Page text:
Portland woman competes on ‘Christmas Cookie Challenge’

Oregon

COURTESY PHOTO: FOOD NETWORK – Karen Thi mixes cookie dough during filming of a the Christmas Cookie Challenge show premiering Nov. 25 on the Food Network.

PORTLAND, Ore. (PORTLAND TRIBUNE) — Karen Thi doesn’t call herself a baker. The 28-year-old has thousands of social media followers and a sleek, professional online presence, where she showcases artfully decorated, highly detailed sugar cookies.

The “cookier,” as she refers to herself, might be at the top of her game when it comes to eye-catching sweet treats, and on Thursday, Nov. 25, viewers can tune in to the Food Network’s competition show, “Christmas Cookie Challenge,” to find out if she took home the prize for best cookie.

Thi was a contestant on the show, which aired on Thanksgiving evening.

The recent California transplant grew up in San Jose and now lives in Portland’s South Waterfront neighborhood. She’s been dazzling people with her culinary and decorating skills for years. Using a simple sugar cookie as a canvas, Thi painstakingly adds fine details using food-grade dyes, pens and watercolor brushes.

With years of practice under her belt, she’s able to capture texture, shape and artistic detail on a piece of four-inch dough.

“I see cookies as a medium just to express my creativity. I don’t want to just make cookies, I want to be able to tell stories with them,” the cookie artist and content creator said.

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In 2013, she started an Etsy page while in college to sell her treats in bulk. These days, she bakes for the clicks. Thi admits the cookies she makes and photographs are for entertainment more than eating. She no longer sells the treats she churns out and said she tried her hand at the baking business and quickly got burned out.

“I had orders here and there,” Thi recalls. “Christmas was always super busy. I feel like my passion for cookies started to get lost when I started selling them. Working alone, trying to make 10 dozen cookies in a weekend was so stressful.”

Return on investment also proved feeble. It takes time and meticulous attention to detail to create the one-of-a-kind cookies, but the market rates don’t reflect that.

“My mom is always (asking) ‘why don’t you open a storefront?'” Thi said. “I don’t have the passion for it where I can take the beating of going to a storefront every morning and baking for way too long, selling something for $5.”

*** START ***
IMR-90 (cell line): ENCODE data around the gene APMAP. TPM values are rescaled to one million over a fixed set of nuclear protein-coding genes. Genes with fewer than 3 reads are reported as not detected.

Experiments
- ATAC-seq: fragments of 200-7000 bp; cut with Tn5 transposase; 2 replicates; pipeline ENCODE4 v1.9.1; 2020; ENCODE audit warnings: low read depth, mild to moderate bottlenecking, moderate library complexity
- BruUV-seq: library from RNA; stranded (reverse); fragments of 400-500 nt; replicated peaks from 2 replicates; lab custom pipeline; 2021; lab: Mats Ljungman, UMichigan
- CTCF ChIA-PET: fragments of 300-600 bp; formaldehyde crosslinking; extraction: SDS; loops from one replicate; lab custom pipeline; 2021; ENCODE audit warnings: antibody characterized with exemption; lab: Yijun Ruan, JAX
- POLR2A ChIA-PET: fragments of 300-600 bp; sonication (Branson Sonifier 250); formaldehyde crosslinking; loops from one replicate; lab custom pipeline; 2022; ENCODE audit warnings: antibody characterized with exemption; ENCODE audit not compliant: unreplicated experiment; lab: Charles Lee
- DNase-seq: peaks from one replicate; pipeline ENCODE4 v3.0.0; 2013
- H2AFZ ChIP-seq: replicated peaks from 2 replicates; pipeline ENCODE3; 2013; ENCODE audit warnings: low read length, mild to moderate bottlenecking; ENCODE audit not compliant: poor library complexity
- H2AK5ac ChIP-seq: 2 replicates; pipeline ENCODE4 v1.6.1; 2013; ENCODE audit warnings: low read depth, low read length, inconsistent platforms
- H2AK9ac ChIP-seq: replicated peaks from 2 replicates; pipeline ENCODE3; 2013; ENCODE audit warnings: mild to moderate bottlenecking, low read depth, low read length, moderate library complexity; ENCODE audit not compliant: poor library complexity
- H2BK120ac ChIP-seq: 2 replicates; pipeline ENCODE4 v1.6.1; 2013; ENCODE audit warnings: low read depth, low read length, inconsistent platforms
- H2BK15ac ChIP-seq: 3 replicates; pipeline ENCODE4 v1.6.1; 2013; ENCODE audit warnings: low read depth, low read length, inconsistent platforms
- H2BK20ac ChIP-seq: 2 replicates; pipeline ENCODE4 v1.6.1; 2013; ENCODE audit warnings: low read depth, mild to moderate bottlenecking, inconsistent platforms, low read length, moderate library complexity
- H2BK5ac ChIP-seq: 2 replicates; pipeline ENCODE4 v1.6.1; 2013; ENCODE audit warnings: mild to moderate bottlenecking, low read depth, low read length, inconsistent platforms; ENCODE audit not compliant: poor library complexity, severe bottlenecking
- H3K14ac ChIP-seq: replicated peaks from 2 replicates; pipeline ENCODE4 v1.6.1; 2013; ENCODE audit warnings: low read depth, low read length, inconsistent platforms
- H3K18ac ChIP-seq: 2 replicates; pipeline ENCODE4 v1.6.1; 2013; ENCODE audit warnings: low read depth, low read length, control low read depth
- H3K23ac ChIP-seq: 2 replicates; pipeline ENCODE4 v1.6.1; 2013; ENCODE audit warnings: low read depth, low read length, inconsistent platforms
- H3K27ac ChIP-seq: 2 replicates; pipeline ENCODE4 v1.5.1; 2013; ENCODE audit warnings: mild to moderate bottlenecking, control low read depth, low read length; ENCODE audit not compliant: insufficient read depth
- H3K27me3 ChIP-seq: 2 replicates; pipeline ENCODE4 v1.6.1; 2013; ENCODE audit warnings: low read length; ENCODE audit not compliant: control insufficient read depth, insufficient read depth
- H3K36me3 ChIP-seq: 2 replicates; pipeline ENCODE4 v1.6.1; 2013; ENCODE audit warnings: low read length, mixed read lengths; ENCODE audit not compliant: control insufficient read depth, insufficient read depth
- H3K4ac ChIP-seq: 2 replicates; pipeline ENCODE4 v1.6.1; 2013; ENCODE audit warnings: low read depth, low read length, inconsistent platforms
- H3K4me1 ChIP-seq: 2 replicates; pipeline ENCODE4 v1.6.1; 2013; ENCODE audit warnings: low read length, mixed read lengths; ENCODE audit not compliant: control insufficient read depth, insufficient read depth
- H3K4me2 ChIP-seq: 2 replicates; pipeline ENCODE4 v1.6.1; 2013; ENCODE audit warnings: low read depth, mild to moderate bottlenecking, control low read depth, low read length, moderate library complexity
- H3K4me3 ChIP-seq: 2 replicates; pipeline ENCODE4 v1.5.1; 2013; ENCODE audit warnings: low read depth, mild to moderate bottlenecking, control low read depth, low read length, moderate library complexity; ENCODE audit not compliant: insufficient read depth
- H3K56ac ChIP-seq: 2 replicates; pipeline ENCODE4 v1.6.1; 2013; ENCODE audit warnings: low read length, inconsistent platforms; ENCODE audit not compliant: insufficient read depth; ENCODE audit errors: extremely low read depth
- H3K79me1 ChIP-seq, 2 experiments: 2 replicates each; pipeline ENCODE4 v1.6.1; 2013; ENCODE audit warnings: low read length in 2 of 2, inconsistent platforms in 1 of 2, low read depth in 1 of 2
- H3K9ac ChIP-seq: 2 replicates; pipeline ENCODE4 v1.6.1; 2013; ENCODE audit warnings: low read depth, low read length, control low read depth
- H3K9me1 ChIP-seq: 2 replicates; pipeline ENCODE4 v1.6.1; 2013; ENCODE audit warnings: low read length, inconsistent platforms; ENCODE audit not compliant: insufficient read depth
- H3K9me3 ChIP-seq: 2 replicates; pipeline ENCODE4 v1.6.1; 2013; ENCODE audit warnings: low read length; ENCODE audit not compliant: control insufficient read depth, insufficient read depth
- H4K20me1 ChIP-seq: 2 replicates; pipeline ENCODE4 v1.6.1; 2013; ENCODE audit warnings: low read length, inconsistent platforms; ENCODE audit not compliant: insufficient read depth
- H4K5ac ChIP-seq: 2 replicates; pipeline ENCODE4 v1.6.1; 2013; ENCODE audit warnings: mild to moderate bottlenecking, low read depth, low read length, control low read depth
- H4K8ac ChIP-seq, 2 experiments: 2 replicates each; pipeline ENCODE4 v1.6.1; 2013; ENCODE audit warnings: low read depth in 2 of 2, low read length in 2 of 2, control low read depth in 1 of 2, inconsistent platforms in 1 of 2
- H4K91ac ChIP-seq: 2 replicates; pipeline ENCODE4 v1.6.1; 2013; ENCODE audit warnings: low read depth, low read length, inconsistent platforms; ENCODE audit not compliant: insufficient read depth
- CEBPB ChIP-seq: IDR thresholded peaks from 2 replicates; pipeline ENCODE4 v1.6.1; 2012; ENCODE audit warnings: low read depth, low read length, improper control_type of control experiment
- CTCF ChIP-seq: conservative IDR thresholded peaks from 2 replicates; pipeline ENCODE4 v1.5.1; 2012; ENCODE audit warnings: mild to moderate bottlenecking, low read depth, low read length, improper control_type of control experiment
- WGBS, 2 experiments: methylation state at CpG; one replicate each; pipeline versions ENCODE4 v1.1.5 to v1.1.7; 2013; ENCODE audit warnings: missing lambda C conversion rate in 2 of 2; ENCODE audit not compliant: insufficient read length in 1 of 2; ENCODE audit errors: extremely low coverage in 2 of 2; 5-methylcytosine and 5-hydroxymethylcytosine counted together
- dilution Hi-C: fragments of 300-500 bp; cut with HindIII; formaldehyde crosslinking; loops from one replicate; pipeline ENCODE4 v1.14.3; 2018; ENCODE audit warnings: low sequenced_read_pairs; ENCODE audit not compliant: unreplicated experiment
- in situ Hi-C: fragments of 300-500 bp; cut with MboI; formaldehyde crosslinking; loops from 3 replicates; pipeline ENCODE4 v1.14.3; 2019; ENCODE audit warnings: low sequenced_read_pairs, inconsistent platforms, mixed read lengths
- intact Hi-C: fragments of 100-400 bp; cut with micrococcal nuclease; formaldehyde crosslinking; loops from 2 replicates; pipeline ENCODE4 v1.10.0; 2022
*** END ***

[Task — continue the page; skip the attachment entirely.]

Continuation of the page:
When a friend of hers took to the web to suggest the high-art cookies should cost about $10 each to recoup time and labor, people bristled.

“It created this whole controversy online,” Thi said.

The former social media manager quit her job last year and has been doing content creation on her own.

Thi has been able to leverage her social media savvy and top-notch frosting piping into paid partnerships with brands, whose products take on a new life when recreated as thin, vanilla sugar cookies.

In addition to amassing over 9,300 followers on Instagram with her Bakersmann cookies account and getting enough views on TikTok to be paid, Thi also recently launched a podcast, “Cookies and Crime.” Each show segment highlights infamous murders and horror mysteries, which she illustrates in videos with cookies for YouTube followers.

Her social media presence is largely what earned her a spot on the Christmas Cookie Challenge show. The Food Network flew her out to Chattanooga, Tennessee, where the baking competition was filmed in April. Thi wouldn’t give away any details about who won the $10,000 grand prize, but instead urged fans and Portlanders to tune in.

While she’s best known for her work at the oven, Thi said her dream is to be behind the camera.

“End goal, I’d love to be a travel and nature photographer, but I’m not mad that I get to have all these great experiences.”

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